Velour

Our exclusive selection of velour fabrics includes Ritz velour, which is the world's best and most durable velour and the manufacturer is also Purveyor to the Royal Household in the Netherlands. And it is precisely the abrasion resistance and durability that characterise our velour, which is more resilient than it seems. Our velour fabrics are also STANDARD 100 by OEKO-TEX® certified.

Below you can read about the qualities of the fabric and how to care for and maintain the fabric to make it last as long as possible.

Novel is an elegant and lustrous velour fabric that is comfortable to touch and has a short pile. With its '70s-inspired appearance, Novel is an exciting furniture upholstery that combines elegance with personality and an extra edge. Like the Ritz, Novel is a vibrant fabric with a surface that reflects the light and changes under your touch.

 

Specifications

Material: 100% polyester

Martindale: 75,000

Light fastness: 4-5

Pilling: 5

Ritz is a velvety soft fabric that oozes exclusivity in both its appearance and origin. Ritz is considered to be the world's best velour, and the Dutch weavers behind the beautiful Ritz fabric, are the royal court supplier to the Dutch royal family. Ritz is also STANDARD 100 by OEKO-TEX® certified.

 

Specifications

Material: 83% cotton / 17% polyester

Martindale: 100 000

Light fastness: 5-6

Pilling: 4

Always start by impregnating your furniture. For this, we recommend our care products that have been developed, tested and approved for our velour fabrics. Please note that due to the long pile, the impregnation may not completely penetrate the fabric and it may be necessary to repeat the treatment. Remember that your furniture should be completely dry before using it after impregnation.

Press marks may occur on the velour, where the pile has been squashed flat either during transportation or in use. This is quite normal for velour and should not be considered as a defect. To help restore the original surface, you can take a clean, neutral-coloured piece of fabric that is warm and moist and lay it on top of the velour for an hour. The moisture helps to lift the pile again. You can also use a soft brush with distilled water, but be careful not to use too much water. It only needs to be damp. Do not rub the velour. Light stroking is often enough to restore the original surface again.

Not sure how to use your care product and how often you should repeat the care? We have developed various how-to care videos that will guide you through the correct use of our different care products. Watch the how-to video about fabric below and learn how to use your care product. Just click on the play button and sit back.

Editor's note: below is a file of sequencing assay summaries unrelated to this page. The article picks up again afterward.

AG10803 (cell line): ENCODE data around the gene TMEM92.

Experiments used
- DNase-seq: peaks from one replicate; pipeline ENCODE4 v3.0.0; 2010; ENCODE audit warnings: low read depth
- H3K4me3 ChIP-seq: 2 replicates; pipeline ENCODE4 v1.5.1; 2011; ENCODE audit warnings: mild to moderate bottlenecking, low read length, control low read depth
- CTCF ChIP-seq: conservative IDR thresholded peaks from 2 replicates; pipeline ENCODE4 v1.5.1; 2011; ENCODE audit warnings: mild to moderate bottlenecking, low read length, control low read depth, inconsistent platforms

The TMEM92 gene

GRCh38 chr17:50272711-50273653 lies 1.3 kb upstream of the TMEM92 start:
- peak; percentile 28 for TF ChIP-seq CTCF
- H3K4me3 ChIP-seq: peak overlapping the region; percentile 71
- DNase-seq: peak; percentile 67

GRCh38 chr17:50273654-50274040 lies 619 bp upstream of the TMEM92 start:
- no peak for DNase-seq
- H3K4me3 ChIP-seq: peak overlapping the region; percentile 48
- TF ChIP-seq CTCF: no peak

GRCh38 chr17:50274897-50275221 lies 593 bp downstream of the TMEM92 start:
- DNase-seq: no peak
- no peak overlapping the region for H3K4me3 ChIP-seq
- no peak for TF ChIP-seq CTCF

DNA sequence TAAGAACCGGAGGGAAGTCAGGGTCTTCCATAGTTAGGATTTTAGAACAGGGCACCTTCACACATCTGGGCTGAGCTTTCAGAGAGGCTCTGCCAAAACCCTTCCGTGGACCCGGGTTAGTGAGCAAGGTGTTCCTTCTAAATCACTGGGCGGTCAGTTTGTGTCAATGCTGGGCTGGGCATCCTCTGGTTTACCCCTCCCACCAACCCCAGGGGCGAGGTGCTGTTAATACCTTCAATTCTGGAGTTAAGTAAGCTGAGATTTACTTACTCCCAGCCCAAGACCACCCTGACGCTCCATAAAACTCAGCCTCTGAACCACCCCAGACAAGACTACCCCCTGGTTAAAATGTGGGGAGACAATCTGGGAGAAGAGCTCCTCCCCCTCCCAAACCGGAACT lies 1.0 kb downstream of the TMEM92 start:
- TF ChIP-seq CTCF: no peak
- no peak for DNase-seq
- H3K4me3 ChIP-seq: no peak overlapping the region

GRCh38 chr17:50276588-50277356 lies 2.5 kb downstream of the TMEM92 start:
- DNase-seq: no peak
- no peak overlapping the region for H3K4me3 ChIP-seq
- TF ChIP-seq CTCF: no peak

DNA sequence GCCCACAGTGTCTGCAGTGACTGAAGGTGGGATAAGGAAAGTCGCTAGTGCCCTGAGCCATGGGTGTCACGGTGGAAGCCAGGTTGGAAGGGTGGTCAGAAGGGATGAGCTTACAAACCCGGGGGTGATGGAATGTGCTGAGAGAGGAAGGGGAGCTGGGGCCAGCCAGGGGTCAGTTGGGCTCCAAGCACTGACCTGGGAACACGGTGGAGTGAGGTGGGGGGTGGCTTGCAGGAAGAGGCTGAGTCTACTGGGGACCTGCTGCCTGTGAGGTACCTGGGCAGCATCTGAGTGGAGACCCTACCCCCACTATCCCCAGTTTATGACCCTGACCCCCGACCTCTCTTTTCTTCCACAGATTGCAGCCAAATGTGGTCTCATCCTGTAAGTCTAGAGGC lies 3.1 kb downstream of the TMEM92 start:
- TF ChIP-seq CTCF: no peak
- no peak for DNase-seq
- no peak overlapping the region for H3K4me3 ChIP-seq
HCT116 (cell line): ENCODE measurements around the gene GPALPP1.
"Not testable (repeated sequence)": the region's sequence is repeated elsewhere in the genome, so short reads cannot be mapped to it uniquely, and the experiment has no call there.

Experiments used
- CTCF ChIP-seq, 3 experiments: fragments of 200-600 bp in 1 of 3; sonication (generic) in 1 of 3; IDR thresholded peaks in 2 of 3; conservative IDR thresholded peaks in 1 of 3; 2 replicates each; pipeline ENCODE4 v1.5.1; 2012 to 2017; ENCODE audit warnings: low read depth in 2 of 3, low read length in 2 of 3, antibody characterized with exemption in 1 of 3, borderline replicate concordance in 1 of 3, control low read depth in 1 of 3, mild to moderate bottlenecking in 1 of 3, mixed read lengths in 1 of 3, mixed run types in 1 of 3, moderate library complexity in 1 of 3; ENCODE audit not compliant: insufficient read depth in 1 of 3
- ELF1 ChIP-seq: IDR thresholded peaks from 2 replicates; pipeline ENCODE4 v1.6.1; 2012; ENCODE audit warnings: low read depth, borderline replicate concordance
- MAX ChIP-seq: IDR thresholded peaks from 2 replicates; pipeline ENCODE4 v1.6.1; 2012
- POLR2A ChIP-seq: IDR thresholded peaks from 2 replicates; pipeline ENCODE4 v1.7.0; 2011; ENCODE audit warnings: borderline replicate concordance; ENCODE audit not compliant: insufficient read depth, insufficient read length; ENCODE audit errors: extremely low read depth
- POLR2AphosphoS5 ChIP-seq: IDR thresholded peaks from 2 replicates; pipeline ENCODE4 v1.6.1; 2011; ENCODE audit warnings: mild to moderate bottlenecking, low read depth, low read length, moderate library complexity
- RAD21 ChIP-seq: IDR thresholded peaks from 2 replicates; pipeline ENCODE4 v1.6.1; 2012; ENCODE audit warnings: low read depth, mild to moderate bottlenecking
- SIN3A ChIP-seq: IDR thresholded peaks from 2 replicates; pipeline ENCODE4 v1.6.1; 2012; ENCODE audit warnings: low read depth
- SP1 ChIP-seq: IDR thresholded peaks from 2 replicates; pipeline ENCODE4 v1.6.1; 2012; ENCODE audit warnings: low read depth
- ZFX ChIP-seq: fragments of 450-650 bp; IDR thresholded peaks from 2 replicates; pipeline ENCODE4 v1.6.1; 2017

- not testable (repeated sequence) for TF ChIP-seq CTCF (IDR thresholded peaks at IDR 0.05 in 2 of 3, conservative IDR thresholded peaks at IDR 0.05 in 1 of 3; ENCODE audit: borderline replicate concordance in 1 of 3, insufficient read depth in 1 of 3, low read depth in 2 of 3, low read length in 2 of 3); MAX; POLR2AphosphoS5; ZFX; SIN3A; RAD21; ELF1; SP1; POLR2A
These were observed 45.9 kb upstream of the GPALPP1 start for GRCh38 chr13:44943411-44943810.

Martindale, pilling and light fastness

Martindale, pilling and light fastness inform you about a fabric's durability. We use them to make it easy for you to see which is the right kind of furniture upholstery for you and your needs.

Martindale

measures the abrasion resistance of a fabric and ranges from 10,000-120,000, with 120,000 being the highest abrasion resistance. As a rule of thumb, the abrasion resistance for hard wear should be above 20,000, but in daily use an abrasion resistance of up to 10,000 is more than enough. The abrasion resistance of our selected upholstery fabrics ranges from 20,000 and up to 120,000 martindale. Substances with a martindale above 80,000 are suitable for using in public places, such as airports, lobbies and suchlike.

Pilling

is the term for the small balls of fabric that form on the surface of a fabric as a result of friction and which give the fabric a slightly furry appearance. There will always be some natural pilling at the beginning until the excess fibres have gone. Pilling is evaluated on a scale of 1-5, indicating the risk of pilling or loose fibres. 5 is best and our furniture upholsteries are always at least 3.
The fastest and cheapest way to remove pilling is by using a small electric razor designed for this purpose. A pilling comb is also effective and can help just as much as a razor.

Light fastness

describes a cover's ability to withstand sunlight. Nylon and cotton usually have a low light fastness, while wool, acrylic and polyester have a higher light fastness. The scale is a doubling scale, which ranges from 1-8, where 8 is highest and best. The higher the light fastness, the better the cover is at withstanding sunlight without losing colour. However, it is generally a good idea to keep furniture away from direct sunlight. Some covers will fade faster than others, indicated by the light fastness. We recommend that you don't choose a cover with a light fastness below 3. Synthetic fibres also have a higher light fastness than, for example, natural fibres.